fall for ‘em and you really love 'em -
           you think it's going to be the biggest
           thing since the Graf Zeppelin - and the
           next thing you know they're borrowing 
           money from you and spending it on other
           dames and betting on horses -

Josephine: You don't say?

    Sugar: Then one morning you wake up, the guy is
           gone, the saxophone is gone and all that's
           left behind is a pair of old socks and a
           tube of toothpaste, all squeezed out.
           So you pull yourself together and you go
           on to the next job, and the next saxophone
           player, and it's the same thing all over.

The person she is describing is Joe who mentions in his first scene that he “borrowed money from every girl in the [chorus] line”.  Josephine makes a prediction to Sugar: “You're going to meet a millionaire - a young one.”  He knows because he will make it happen at the opportune moment, and the millionaire will be him.

     Later, Jerry becomes a victim of male obsession.  In Florida, the millionaires at the hotel try to be subtle about their interest in showgirls, but they aren’t.  They line up on the hotel porch reading their copies of The Wall Street Journal.  When the showgirls arrive, the papers are lowered.  One of them Osgood Fielding III approaches Jerry-as-”Daphne”.  When she trips, he takes hold of her ankle and runs his fingers up her leg.  As he pursues her inside the hotel, he hints at his wealth and informs her of his previous marriages to showgirls. 

Osgood: If there's one thing I admire, it's a girl
         with a shapely ankle.

 Daphne: Me too ....

 Osgood: You know, I've always been fascinated by
         show business.

 Daphne: Is that so?

 Osgood: Yes, as a matter of fact, it's cost my
         family quite a bit of money.

 Daphne: Oh, you invest in shows?

 Osgood: Showgirls.  I've been married seven or
         eight times.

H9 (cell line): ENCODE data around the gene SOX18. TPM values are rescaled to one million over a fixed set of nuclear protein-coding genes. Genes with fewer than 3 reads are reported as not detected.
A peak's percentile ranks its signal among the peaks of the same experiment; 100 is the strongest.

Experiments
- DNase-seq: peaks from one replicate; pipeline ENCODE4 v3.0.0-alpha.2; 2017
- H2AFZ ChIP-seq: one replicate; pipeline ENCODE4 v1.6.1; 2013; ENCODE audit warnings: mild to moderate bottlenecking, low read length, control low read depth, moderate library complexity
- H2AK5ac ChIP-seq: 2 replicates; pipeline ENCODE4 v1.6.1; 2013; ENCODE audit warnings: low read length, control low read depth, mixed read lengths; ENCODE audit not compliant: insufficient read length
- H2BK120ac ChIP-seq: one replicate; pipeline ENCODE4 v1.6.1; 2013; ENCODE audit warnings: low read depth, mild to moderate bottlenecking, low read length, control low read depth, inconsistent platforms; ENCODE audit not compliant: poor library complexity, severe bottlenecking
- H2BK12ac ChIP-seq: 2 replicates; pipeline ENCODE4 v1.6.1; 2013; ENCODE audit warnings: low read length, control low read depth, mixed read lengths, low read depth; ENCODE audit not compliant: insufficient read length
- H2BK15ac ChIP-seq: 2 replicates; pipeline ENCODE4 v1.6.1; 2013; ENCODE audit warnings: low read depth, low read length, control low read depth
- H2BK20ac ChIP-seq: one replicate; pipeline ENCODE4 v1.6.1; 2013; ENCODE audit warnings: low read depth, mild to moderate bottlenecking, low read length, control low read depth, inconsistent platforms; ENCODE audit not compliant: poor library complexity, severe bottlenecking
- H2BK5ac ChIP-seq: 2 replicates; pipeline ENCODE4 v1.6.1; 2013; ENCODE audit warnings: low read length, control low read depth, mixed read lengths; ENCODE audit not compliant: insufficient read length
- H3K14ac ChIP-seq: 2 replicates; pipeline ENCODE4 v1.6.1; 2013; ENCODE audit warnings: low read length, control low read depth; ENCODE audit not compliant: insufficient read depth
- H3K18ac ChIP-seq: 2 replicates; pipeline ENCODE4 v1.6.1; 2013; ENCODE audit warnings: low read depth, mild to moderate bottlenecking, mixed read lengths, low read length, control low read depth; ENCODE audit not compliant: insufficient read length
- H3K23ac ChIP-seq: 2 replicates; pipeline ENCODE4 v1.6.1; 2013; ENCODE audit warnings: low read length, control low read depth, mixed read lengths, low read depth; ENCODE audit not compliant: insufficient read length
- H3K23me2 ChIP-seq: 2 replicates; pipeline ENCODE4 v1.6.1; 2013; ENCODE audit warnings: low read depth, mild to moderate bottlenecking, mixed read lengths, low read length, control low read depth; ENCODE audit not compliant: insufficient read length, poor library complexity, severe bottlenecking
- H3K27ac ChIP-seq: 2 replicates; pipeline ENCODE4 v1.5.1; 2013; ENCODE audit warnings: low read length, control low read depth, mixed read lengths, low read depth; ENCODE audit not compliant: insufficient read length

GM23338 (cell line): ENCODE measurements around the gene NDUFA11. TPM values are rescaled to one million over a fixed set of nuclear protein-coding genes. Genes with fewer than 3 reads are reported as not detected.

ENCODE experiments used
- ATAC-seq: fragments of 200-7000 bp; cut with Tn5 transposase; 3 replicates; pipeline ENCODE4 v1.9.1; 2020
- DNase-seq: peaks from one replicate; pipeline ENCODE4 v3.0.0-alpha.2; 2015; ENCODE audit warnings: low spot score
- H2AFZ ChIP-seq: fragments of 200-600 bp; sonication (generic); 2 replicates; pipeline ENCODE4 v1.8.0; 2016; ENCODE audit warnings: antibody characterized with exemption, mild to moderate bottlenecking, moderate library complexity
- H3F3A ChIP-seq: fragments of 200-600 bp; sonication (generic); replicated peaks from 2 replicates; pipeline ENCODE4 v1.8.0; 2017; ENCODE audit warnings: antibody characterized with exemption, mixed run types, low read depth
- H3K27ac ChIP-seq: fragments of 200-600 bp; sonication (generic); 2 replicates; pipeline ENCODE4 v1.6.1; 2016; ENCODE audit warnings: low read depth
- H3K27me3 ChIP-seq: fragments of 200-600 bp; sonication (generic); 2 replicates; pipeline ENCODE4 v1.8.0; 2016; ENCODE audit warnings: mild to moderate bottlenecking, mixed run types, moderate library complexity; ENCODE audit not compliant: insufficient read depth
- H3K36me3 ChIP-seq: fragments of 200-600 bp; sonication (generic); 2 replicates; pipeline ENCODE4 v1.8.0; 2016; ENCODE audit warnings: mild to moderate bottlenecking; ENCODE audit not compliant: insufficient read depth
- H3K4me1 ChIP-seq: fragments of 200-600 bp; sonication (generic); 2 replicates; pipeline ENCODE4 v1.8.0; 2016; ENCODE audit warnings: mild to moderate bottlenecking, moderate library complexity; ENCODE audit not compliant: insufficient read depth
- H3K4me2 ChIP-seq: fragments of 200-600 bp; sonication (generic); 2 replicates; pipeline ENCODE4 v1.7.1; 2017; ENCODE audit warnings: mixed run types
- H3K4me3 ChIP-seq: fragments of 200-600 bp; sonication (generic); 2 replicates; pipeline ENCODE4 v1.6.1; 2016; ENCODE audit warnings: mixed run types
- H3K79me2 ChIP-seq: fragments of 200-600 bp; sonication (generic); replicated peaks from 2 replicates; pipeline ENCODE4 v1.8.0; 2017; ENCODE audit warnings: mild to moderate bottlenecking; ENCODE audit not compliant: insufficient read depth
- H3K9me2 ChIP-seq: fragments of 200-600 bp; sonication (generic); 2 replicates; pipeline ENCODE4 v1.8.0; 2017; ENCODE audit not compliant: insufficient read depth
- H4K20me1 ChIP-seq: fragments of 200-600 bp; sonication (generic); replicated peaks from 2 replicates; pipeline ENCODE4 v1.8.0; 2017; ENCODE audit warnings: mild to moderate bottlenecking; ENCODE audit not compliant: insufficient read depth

Osgood’s description of one flexible entertainer has sexual overtones.

 Osgood: My last wife was an acrobatic dancer - you 
         know, sort of a contortionist - she could
         smoke a cigarette while holding it between
         her toes - Zowie! - but Mama broke it up.

 Daphne: Why?

 Osgood: She doesn't approve of girls who smoke.

His interest in her is shown by his cornering her in the elevator and his use of the word “Zowie!”  Meanwhile Joe-as-”Josephine” encounters a fresh young bellhop.

Josephine: I suppose you want a tip?

  Bellhop: Ah, forget it, doll.  After all, you
           work here - and I work here -believe
           you me, it's nice to have you with the

Josephine: Bye bye.

  Bellhop: Oh, listen, doll - what time do you get
           off tonight?

Josephine: Why?

  Bellhop: Well, I'm working the night shift - and
           I got a bottle of gin stashed away -
           and when there's a lull -

Josephine: Don't you think you’re a little young
           for that, sonny?

  Bellhop: Oh, you wanna see my driver's license? 
          [He extends his bow tie.]

Josephine: Get lost, will you?

  Bellhop: That's the way I like 'em - big and sassy. 
           Oh, and get rid of your roommate.

Later the bellhop mentions to Josephine: “Never mind leaving your door open - I got a passkey.”  Jerry complains to Joe about being pinched.

Joe: Well, now you know how the other half lives.

Jerry: And I'm not even pretty.

  Joe: They don't care - just as long as you’re
       wearing a skirt.  
It's like waving a red flag
       in front of a bull.

     Knowing what Sugar wants in a man, Joe strategizes to deceive her.  He literally and figuratively gets Sugar to fall for him by sticking out his leg.  He hints at his wealth: “.... usually, when people find out who I am, they get themselves a wheel chair, a shyster lawyer, and sue me for a quarter of a million dollars.”  He asks her to move aside.

 Junior: You're blocking my view.

  Sugar: Your view of what?

 Junior: They run up a red-and-white flag on the
         yacht when it's time for cocktails.

  Sugar: You own a yacht?  Which one is it - the
         big one?